Agrippa says, according to Democritus, Orpheus, and many Pythagoreans, that the soul is the first movable thing and is moved of itself, but the body or physical matter is not movable in and of itself. According to the text there is a need of a medium by which the soul is connected to the body; Agrippa says this is the Spirit of the World. This is a fifth thing not of the elements, and is called the quintessence, described by the editor as being the aether of the Pythagoreans.
Agrippa says we have two kinds of senses, the external senses of which there are five, and are the senses of sight, hearing, smelling, tasting, touching. We also have internal senses which are common sense, imaginative power, fantasy or power of judging, fantastical intellect. The first of these, common sense is explained as being what we collect, i.e. the representations gotten through our external senses. This basically means what we see hear taste touch or smell. The imaginative power is what retains these representations and introduces them to the third internal sense, which is fantasy, or power of judging. This sense perceives and judges as well as commits these representations received from the external senses to the memory. Now, the fourth internal sense I think is called fantastical intellect thought Agrippa is very vague and obscure when discussing it. I understand it as being able to see the future through our dreams as Agrippa writes it, though I think he also means the ability to string ideas together and predict a correct outcome as well as the ability to have prophetic dreams. He places the organs of internal senses in the head as parts of the brain. He does mention here that Aristotle places common sense in the heart but does not seem to agree with him on this aspect. Agrippa explains that the external senses give us the ability to know corporeal things and internal senses give the ability to know representations of bodies and also things which are abstracted by the mind and the intellect. Agrippa seems to use mind and soul synonymously in this chapter, as well as in others, that being said we shall move onto the three divisions of the powers of the soul. They are natural, animal and the will, though we will only be concerning ourselves with the third: the will. Agrippa says that humans have free will, or more specifically the will is free by its very essence. He (of course) has a division for the will as well, but this time there are four “passions”. He says the body can sometimes be affected by way of the will through these four passions. They are oblectation, effusion, vaunting and loftiness, and envy.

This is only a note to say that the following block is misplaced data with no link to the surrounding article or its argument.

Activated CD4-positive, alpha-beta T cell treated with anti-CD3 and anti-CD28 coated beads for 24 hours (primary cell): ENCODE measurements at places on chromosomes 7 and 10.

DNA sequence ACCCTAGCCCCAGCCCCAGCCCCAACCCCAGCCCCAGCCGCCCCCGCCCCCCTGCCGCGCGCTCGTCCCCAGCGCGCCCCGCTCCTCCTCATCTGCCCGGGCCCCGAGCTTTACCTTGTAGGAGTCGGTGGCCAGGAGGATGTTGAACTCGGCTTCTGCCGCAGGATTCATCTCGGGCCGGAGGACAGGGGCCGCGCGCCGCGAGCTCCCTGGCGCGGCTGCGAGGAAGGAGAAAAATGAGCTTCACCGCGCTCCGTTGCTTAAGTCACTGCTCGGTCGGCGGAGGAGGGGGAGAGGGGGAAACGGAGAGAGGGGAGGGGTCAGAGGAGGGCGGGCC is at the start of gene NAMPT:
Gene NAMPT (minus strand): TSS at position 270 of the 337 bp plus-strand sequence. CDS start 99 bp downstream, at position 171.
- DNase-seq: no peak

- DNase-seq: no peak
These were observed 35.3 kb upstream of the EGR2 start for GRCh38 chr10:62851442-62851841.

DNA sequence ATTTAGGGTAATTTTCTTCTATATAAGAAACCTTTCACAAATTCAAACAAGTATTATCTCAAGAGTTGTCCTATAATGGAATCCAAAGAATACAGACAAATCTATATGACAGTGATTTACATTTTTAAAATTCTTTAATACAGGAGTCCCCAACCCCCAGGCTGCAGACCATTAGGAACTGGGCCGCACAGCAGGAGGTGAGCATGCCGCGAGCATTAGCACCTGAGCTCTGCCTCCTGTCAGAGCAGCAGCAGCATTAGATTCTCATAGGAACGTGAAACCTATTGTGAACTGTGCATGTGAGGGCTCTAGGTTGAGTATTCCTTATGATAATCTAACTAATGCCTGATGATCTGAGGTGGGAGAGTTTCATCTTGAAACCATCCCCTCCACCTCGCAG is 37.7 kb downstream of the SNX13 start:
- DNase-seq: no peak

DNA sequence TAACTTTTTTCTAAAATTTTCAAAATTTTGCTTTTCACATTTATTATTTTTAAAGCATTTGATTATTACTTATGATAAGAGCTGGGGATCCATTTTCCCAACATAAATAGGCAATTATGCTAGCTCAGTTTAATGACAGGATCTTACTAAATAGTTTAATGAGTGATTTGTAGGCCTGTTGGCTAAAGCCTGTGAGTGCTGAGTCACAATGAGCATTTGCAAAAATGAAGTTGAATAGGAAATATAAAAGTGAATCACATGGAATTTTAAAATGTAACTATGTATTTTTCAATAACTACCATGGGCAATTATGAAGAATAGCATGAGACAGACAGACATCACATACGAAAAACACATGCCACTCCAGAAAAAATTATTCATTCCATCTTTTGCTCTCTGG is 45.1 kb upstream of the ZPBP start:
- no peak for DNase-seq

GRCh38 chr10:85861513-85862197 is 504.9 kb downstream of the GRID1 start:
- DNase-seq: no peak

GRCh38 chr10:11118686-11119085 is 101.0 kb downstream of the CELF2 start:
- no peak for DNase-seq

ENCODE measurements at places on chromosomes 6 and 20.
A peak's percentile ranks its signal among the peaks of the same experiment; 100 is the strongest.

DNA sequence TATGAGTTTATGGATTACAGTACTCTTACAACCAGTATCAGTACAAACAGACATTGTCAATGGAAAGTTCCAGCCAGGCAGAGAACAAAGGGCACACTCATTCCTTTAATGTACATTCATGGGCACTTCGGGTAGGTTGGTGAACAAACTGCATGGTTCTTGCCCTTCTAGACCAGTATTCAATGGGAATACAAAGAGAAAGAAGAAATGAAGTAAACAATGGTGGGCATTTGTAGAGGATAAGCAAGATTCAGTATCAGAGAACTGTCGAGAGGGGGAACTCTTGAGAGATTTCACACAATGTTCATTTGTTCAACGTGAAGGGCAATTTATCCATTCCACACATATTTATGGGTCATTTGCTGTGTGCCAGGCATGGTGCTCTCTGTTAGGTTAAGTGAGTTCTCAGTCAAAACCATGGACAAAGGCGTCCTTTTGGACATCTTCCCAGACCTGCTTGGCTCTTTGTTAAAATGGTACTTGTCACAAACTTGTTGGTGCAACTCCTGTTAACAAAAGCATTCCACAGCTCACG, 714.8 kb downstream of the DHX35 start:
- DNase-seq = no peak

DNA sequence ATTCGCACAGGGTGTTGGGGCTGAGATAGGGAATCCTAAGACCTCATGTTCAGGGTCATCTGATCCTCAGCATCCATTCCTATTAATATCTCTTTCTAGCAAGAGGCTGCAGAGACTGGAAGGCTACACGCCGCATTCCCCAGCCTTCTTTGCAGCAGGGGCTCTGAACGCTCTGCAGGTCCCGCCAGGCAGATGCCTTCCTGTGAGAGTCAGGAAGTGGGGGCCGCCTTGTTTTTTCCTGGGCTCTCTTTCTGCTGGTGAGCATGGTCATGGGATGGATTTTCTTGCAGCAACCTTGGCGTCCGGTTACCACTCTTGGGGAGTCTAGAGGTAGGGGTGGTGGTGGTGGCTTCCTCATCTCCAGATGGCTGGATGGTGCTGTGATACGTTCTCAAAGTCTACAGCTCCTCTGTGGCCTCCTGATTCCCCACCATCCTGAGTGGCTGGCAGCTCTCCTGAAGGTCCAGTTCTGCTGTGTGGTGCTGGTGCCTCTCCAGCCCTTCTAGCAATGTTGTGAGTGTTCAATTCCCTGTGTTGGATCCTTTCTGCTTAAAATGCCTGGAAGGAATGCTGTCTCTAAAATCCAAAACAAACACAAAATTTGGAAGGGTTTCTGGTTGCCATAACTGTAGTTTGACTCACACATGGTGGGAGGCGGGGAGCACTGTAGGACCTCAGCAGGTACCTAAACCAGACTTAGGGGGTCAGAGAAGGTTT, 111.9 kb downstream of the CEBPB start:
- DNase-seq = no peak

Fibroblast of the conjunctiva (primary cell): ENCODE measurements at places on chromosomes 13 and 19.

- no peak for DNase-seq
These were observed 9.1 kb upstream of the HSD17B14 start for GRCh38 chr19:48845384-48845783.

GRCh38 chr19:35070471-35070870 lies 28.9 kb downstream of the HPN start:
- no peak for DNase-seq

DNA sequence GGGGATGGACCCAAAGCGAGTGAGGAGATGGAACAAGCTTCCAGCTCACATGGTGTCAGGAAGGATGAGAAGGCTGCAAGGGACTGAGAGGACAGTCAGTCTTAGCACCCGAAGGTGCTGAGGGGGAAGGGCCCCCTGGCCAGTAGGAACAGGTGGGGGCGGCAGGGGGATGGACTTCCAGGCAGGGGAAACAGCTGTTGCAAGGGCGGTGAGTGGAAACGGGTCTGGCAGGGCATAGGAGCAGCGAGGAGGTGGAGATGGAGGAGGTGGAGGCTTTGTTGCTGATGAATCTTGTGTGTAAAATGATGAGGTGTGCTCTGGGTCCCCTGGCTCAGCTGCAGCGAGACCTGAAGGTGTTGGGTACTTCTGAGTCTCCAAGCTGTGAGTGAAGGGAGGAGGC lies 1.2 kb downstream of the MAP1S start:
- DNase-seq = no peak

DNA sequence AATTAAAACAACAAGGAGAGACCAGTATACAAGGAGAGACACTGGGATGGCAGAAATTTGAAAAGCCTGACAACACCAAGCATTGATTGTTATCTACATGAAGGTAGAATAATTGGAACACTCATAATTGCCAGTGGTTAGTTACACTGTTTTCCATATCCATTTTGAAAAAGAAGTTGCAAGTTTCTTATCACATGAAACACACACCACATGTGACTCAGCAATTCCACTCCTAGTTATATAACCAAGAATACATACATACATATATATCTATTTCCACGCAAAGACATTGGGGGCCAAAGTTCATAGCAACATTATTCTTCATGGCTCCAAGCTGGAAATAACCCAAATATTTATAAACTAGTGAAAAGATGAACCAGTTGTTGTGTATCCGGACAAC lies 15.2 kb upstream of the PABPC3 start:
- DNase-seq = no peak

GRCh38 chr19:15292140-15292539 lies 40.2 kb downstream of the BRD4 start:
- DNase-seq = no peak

Agrippa talks about the passions of the mind/soul here and states that they are nothing more then certain motions or inclinations from the apprehension of anything. There are of course three sorts of these apprehensions, which are sensual, rational, and intellectual. Now there are three sorts of passions of the mind/soul according to which apprehension they follow. When they follow the sensual apprehension they respect temporal good or evil and are called natural or animal passions. When the passions of the soul/mind follow the rational apprehension they respect good and bad under the notion of virtue and vice, and are called rational or voluntary passions. When they follow the intellectual apprehension they respect good or bad under the notion of just/unjust and truth/falsehoods and they are called intellectual passions or synderesis. According to Agrippa, there are eleven passions of the soul/mind. They are love, hatred, desire, horror, joy, grief, despair, boldness, fear and anger. It is through these passions that outward displays of magic are manifest. In chapter sixty-three, Agrippa talks about how great anger made it possible for Alexander the Great to send lightning from his body during one of his battles in India. It is through his focused emotions that this effect came forth. This is how the passions of the soul/mind are manifest into physical displays of magic.